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Trauma

7 Ways Yoga Helps Heal Trauma

Research identifies how yoga is a viable path for one's healing journey.

Key points

  • Researchers explored if practicing yoga helped people who survived interpersonal traumas.
  • A theme that emerged supporting yoga as a complementary method in one’s healing journey was that it ameliorated trauma-related symptoms.
  • As a result of their yoga practice, participants developed more positive self-perceptions and greater self-acceptance.

Can practicing yoga help people who have survived interpersonal traumas such as emotional abuse, physical abuse, or domestic violence?

This was the question of a recent study conducted by psychologists Ashley Gulden and Len Jennings. This form of trauma is widespread, with symptoms such as emotional dysregulation, generalized fear, and feelings of worthlessness, which can be particularly difficult for survivors to resolve. Thus, the investigators sought to explore whether yoga can serve as a viable path to healing.

In order to pursue this inquiry, Gulden and Jennings began by recruiting participants who were survivors of interpersonal trauma and had been practicing yoga for at least three months.

Participants completed an online survey and were also asked open-ended questions that explored their experiences with post-traumatic growth.

What did these psychologists find? The data identified seven themes that support yoga as a beneficial complementary method in one’s healing journey. The findings are outlined below.

Theme 1: Heightened spiritual awareness and growth. Participants expressed that their yoga practice, which included breath work, mindfulness, and meditation, was helpful in their healing journey. The data suggested that this may be because of the “deepened connection” between trauma and the notion of larger forces that are bigger than any single individual. A yoga practice might also cultivate a sense of peace and spiritual awareness, which can help diminish trauma symptoms.

Theme 2: Enhanced mental and physical health benefits. Participants reported both mind and body changes from practicing yoga, ranging from better sleep to lower stress—and even lower cholesterol. One participant remarked:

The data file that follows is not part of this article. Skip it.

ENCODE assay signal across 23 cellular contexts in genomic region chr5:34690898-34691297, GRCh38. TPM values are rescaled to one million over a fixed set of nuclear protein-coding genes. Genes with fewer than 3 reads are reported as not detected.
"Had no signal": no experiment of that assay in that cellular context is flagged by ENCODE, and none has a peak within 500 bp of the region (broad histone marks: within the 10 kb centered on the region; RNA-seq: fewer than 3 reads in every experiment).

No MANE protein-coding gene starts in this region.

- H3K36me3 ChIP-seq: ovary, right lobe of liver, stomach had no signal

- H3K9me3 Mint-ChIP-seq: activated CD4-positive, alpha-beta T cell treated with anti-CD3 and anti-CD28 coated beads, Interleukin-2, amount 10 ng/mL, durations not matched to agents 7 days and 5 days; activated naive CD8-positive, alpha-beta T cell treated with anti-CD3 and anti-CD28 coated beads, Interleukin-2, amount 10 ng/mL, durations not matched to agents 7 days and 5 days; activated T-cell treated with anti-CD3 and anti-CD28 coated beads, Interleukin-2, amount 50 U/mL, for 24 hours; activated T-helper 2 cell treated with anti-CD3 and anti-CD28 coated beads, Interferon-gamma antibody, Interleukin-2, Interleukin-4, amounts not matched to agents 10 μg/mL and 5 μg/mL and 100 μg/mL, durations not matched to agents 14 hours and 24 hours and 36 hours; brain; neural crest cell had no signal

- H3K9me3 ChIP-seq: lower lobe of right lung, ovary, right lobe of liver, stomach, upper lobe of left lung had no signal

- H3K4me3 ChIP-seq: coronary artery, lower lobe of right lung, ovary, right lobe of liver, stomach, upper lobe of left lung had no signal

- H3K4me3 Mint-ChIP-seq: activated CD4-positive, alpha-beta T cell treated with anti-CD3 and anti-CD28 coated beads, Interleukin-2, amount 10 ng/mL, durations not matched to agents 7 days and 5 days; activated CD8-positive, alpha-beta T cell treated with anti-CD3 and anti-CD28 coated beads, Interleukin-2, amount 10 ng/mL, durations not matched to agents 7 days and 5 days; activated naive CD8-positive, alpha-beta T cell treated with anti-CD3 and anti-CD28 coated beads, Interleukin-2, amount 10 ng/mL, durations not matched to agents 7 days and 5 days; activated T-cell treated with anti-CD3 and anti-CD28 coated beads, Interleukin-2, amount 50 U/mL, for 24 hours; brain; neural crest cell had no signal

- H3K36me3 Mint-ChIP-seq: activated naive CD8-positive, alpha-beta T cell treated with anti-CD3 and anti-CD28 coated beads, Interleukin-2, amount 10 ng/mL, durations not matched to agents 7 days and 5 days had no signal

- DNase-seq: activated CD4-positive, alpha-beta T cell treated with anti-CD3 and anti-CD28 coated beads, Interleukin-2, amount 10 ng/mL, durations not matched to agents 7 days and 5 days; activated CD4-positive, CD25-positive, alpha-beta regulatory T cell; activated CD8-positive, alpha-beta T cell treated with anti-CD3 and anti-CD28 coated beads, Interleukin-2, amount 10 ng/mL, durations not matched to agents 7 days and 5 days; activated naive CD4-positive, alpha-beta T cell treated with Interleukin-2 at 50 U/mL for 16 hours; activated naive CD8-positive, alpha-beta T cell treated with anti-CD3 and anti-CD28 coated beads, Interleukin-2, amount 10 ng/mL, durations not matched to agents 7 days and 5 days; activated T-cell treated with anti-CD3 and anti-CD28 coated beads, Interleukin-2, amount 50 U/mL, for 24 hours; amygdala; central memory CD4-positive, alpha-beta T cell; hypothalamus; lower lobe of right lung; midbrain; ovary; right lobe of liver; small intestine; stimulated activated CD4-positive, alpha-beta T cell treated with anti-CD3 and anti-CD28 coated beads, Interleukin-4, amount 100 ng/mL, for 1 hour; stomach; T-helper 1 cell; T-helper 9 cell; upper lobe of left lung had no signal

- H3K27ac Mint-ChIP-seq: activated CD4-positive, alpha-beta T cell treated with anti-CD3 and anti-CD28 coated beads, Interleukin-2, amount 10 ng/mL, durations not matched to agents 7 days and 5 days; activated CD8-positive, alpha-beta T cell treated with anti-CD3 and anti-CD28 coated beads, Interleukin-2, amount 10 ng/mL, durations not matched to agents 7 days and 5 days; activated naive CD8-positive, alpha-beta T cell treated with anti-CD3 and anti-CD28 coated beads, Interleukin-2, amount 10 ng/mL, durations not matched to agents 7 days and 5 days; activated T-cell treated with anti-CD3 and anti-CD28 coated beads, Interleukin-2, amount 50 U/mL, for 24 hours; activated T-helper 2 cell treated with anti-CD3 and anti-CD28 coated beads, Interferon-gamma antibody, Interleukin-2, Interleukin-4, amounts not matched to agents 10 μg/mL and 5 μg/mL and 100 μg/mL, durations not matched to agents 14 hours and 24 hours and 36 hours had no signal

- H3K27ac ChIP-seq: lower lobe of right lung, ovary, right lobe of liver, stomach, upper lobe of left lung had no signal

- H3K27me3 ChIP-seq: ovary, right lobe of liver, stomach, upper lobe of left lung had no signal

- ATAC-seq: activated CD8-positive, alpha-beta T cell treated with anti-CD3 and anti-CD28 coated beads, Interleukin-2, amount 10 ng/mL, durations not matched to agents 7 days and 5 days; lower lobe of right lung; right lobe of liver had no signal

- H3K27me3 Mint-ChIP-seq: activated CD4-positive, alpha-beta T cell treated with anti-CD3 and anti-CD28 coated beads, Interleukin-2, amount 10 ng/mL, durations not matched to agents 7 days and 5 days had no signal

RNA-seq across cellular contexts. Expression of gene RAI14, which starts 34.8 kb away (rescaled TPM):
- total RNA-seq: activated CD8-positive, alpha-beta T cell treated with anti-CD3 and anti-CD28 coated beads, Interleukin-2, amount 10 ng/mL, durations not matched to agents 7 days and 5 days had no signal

Physically, I have noticed benefits with balance, strength, and flexibility... yoga has taught me a huge lesson in learning to turn off my mind to just listen and feel myself, in the present moment...

Theme 3: Amelioration of trauma-related symptoms. Participants found that yoga techniques, such as breath work, physical movement, and mindfulness, helped improve mental health. One woman shared: “...breathing helped me through flashbacks. This has provided evidence that yoga and recovering from trauma go well together.”

Theme 4: Love, empowerment, and acceptance of oneself. As a result of their yoga practices, participants developed more positive self-perceptions and greater self-acceptance. One participant reflected,

Yoga reminded me that I am powerful, that I have power. Sometimes trauma makes us forget that we are powerful. I know that I can take my energy and amplify it with love and compassion.

Theme 5: Internal sense of safety. Many trauma survivors have difficulty reestablishing a sense of safety in their bodies. The participants in this study, consistent with previous research, found that yoga helped them regain a sense of safety. A woman explained,

When I first started yoga, I couldn't do child's pose without bringing my hands back to the back of my neck... this was related to my trauma, and I didn't feel safe. Over time, I [found] a gentle balance between my awareness and inviting myself to be open…

Theme 6: Nurture the self. Participants saw yoga as a form of self-care and a way to reset the mind and body. Participants even referred to specific yoga poses they found nurturing, such as heart-openers. Consider a participant’s reflection:

When I am in camel pose [back bend] for a long period of time, I [feel] very empowered, I am self-aware, and it has a positive impact on my mind and body the rest of the day. I don't know why it happens... but all of a sudden, my chest relaxes, and I don't feel so defeated by my experiences.

Theme 7: Getting “blissed out.” This refers to “yoga bliss” or “getting blissed out.” “Blissed out” means feeling “pure joy” and “inner renewal,” which leads to improved mood. The data suggested that yoga bliss had positive influences personally, relationally, and emotionally and thus played a meaningful role in participants’ healing journeys.

*Note that the authors presented the themes, so the first letter of each one spells healing.

References

How Yoga Helps Heal Interpersonal Trauma: Perspectives and Themes from 11 Interpersonal Trauma Survivors Ashley W. Gulden, PsyD, Len Jennings, PhD. International Journal of Yoga Therapy — No. 26 (2016)

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